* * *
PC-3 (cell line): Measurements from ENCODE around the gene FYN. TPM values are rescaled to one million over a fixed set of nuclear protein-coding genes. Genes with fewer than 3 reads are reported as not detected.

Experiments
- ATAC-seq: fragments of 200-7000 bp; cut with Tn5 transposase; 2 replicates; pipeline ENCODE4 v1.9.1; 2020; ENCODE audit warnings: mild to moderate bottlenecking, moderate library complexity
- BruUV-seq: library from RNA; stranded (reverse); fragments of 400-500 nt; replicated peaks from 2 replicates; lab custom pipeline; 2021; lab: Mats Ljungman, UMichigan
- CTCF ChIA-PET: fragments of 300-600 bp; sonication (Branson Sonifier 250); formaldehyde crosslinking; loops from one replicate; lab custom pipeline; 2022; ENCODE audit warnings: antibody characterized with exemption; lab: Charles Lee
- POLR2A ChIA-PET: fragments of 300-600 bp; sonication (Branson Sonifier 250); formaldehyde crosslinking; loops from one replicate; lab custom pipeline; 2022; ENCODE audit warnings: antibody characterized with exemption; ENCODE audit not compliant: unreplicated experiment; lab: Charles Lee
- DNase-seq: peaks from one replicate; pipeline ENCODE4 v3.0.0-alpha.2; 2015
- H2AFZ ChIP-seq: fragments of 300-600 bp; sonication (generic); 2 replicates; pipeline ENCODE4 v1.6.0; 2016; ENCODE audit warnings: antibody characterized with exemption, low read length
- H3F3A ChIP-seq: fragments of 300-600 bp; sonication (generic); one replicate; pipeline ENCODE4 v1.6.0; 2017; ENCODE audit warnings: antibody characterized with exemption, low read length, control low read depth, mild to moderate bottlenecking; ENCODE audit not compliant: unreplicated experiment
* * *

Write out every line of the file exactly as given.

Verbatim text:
PC-3 (cell line): Measurements from ENCODE around the gene FYN. TPM values are rescaled to one million over a fixed set of nuclear protein-coding genes. Genes with fewer than 3 reads are reported as not detected.

Experiments
- ATAC-seq: fragments of 200-7000 bp; cut with Tn5 transposase; 2 replicates; pipeline ENCODE4 v1.9.1; 2020; ENCODE audit warnings: mild to moderate bottlenecking, moderate library complexity
- BruUV-seq: library from RNA; stranded (reverse); fragments of 400-500 nt; replicated peaks from 2 replicates; lab custom pipeline; 2021; lab: Mats Ljungman, UMichigan
- CTCF ChIA-PET: fragments of 300-600 bp; sonication (Branson Sonifier 250); formaldehyde crosslinking; loops from one replicate; lab custom pipeline; 2022; ENCODE audit warnings: antibody characterized with exemption; lab: Charles Lee
- POLR2A ChIA-PET: fragments of 300-600 bp; sonication (Branson Sonifier 250); formaldehyde crosslinking; loops from one replicate; lab custom pipeline; 2022; ENCODE audit warnings: antibody characterized with exemption; ENCODE audit not compliant: unreplicated experiment; lab: Charles Lee
- DNase-seq: peaks from one replicate; pipeline ENCODE4 v3.0.0-alpha.2; 2015
- H2AFZ ChIP-seq: fragments of 300-600 bp; sonication (generic); 2 replicates; pipeline ENCODE4 v1.6.0; 2016; ENCODE audit warnings: antibody characterized with exemption, low read length
- H3F3A ChIP-seq: fragments of 300-600 bp; sonication (generic); one replicate; pipeline ENCODE4 v1.6.0; 2017; ENCODE audit warnings: antibody characterized with exemption, low read length, control low read depth, mild to moderate bottlenecking; ENCODE audit not compliant: unreplicated experiment